Amy Gibson captures secrets and lies | This is her story
By Anduena Hajdari // Photography Cheyne Tillier-Daly
From the ballet scene in Melbourne to the floors of a clown school in Paris, Amy Gibson’s life was all about the stage. She, like very few of us, had no desire to be a part of the pose-click-capture generation. However, things changed once a fellow clown student gave her a camera, and she found her inner lūmen. Today, years after in her Parisian studio apartment, Amy takes pictures of people and their most hidden and most beautiful self.
THE JOURNEY TO SOME KIND OF HAPPINESS
Amy’s portraits are about capturing moments and sharing their beauty and the feeling they awake in us. And, let’s be honest, what is more beautiful than illuminating people’s inner demons with beauty and elegance in the name of art? Being a ballet dancer was everything for her, and her training to become a ballerina was all-consuming; the perfect escape to avoid old traumas left unhealed, an intense experience that has developed her acute sensitivity to the traumas of others.
Photography Amy Gibson
“I stopped dancing at the age of 20, and when you stop classical ballet, which took so much of my time and energy, you can end up feeling empty”, Amy explains while smoking a cigarette. “There truly was a hole inside of me, and I needed to fill it. So, I looked around for just about anything that would do that, which lead me to directing and producing. After working with artists in cabaret, theatre, music, and circus, I ended up collaborating with a clown who had been trained by the clown master, Philippe Gaulier. I had never seen something so disarming yet so beautiful before.” It then took Amy five years to be able to travel to Paris and join the infamous clown school. “It’s funny that it was in Paris because, whenever I traveled outside of Australia, I would always end up there.” She flicks a smile on her face and a strand of her very Parisian haircut.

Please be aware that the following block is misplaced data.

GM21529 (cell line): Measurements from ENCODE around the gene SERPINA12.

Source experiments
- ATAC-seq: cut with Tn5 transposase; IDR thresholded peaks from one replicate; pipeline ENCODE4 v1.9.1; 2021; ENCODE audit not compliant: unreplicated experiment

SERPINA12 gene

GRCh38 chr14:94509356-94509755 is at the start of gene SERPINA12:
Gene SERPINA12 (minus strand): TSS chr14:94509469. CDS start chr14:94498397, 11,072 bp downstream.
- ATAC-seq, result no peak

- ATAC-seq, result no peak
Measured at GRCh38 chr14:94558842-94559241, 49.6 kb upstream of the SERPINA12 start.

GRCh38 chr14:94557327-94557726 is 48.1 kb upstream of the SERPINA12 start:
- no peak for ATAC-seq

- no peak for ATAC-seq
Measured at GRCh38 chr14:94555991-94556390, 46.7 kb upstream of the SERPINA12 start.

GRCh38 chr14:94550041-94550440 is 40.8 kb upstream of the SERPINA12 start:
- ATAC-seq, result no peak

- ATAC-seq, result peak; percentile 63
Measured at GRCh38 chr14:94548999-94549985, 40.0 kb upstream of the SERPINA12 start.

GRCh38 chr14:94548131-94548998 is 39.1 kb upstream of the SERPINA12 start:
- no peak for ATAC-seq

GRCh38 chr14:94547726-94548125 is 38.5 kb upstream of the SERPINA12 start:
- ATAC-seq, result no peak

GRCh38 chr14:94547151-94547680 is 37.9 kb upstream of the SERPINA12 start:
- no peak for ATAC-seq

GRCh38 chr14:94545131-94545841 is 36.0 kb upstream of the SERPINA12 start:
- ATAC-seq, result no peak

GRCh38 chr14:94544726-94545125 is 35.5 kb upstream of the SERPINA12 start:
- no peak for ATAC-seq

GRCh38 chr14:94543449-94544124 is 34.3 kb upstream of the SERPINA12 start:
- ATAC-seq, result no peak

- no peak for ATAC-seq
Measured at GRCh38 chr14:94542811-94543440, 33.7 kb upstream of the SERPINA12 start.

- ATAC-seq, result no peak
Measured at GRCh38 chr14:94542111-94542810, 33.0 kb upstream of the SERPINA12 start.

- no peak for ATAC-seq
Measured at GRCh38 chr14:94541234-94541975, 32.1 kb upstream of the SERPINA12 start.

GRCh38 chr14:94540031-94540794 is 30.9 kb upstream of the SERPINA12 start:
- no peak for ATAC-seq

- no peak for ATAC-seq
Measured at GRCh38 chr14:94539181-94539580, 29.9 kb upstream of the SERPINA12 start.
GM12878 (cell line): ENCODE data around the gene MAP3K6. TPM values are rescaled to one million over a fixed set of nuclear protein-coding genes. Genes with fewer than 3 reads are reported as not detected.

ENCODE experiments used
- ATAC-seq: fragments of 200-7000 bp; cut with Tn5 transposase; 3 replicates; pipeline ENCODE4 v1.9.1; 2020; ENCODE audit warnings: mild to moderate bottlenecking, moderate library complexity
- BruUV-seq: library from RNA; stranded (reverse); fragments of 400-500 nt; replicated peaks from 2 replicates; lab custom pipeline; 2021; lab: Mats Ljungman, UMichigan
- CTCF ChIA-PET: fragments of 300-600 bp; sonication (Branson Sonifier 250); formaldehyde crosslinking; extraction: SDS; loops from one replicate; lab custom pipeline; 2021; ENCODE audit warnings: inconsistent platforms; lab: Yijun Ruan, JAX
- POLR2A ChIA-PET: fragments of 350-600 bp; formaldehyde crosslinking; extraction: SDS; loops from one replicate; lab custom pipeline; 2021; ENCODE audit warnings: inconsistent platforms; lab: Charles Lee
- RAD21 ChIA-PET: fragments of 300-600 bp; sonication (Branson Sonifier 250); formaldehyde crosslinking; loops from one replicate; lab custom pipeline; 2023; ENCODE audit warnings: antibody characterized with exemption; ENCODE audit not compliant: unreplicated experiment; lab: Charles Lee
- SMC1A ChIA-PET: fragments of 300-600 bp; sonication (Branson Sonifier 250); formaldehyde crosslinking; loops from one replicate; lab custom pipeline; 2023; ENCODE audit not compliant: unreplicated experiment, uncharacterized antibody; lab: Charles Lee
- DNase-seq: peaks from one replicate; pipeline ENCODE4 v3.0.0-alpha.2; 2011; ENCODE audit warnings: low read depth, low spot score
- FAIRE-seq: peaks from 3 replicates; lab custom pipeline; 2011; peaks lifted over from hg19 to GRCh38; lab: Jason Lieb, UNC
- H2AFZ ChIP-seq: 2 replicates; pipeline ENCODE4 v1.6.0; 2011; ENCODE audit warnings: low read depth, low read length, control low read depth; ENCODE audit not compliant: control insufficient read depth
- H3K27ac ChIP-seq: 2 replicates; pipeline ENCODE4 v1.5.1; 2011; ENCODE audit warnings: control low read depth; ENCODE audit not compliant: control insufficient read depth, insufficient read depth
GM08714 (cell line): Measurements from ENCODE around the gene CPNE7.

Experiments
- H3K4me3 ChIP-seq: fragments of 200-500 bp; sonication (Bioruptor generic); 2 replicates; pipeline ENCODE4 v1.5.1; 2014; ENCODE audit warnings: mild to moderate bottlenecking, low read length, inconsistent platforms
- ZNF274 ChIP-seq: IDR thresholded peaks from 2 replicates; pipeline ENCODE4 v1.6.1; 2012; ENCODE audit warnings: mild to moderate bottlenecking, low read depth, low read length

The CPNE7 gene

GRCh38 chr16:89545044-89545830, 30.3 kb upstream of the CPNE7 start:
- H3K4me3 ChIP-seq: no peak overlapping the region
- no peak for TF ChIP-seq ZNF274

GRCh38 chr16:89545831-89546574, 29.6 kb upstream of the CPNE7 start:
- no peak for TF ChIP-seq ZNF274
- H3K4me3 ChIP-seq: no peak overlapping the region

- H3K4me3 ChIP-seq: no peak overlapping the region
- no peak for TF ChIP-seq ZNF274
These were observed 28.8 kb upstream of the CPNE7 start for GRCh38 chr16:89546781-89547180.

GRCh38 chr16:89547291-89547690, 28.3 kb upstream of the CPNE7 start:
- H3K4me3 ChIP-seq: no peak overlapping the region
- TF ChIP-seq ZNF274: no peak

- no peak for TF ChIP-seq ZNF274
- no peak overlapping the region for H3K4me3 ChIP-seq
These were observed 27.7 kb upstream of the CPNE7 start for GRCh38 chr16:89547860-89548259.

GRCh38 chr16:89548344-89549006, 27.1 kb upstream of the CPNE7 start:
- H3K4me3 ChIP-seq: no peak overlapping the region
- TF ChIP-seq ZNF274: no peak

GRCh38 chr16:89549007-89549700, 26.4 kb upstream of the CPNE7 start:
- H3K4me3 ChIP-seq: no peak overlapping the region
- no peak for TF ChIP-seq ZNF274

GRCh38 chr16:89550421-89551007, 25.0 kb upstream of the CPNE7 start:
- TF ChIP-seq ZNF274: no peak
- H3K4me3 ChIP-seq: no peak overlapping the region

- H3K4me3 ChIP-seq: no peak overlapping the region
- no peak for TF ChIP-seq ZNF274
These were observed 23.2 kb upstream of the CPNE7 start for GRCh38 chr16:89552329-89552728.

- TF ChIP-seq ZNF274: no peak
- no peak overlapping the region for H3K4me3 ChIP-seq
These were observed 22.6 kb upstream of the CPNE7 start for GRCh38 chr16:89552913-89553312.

Amy finished her studies in clown school as a director, and it was clear to her that she needed to stay in the city. For her “it just made sense”. Six years later, she is still in Paris, living her best life, letting her lūmen shine bright and clear. “I don’t feel like a city, or a place can make you happy, I feel that it has to do with who you are in that place.”
“I could direct someone in front of a camera and make them feel truly beautiful and free”
While learning the challenging and intense art of directing and performing as a clown, Amy’s fellow student gave her a gift, that would change her life. It was a camera, her first ever. “I didn’t like taking pictures, nor did I like the way they interrupted life.” This time, however, she decided to use the gift and began taking pictures of the people around her. “I was completely mesmerized by the pictures I took of people in particular. Not landscapes, not pretty things- people! Maybe because I always have worked with people, and always wanted to direct people in different performances. Now I could actually capture the moments I was directing, which was so exciting”.
Amy pays attention to the veils – the masquerades of choice – the people she shoots choose to use and gently makes them break down those self-imposed barricades, revealing their true beauty. “Masks are great; they protect us. But when it comes to taking a portrait that has to be both beautiful and honest, you need to strip yourself from whatever is hiding your true Self – the very thing that makes us truly beautiful.”
Amy is always open to the unexpected; not working to a pre-destined conclusion but engaging and creating authentically with the person before her: “The portrait may end up being something the subject has not initially envisioned”, Amy explains. She is highly sensitive to the personal experience, and, above all, inquisitive and gutsy. “I love to challenge my subjects. I like to get actors to move and dancers to shout. For people to be silly and free, to take risks to find both the lightness and the darkness. To feel safe to explode or to sit in pain for a moment, before finding the calm in acceptance of their true self. To want to heal their relationship with themselves.”
It is clear to Amy that the process and the outcomes are the same. She ensures that whoever stands in front of her camera is entirely comfortable. Nothing is too radical or out of bounds for the Australian-Parisian former dancer/clown photographer, when it comes to helping the people she works with reveal and revel in who they truly are.